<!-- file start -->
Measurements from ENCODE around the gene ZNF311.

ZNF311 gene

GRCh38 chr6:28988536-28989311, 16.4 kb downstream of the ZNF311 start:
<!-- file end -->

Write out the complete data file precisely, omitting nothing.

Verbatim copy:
Measurements from ENCODE around the gene ZNF311.

ZNF311 gene

GRCh38 chr6:28988536-28989311, 16.4 kb downstream of the ZNF311 start: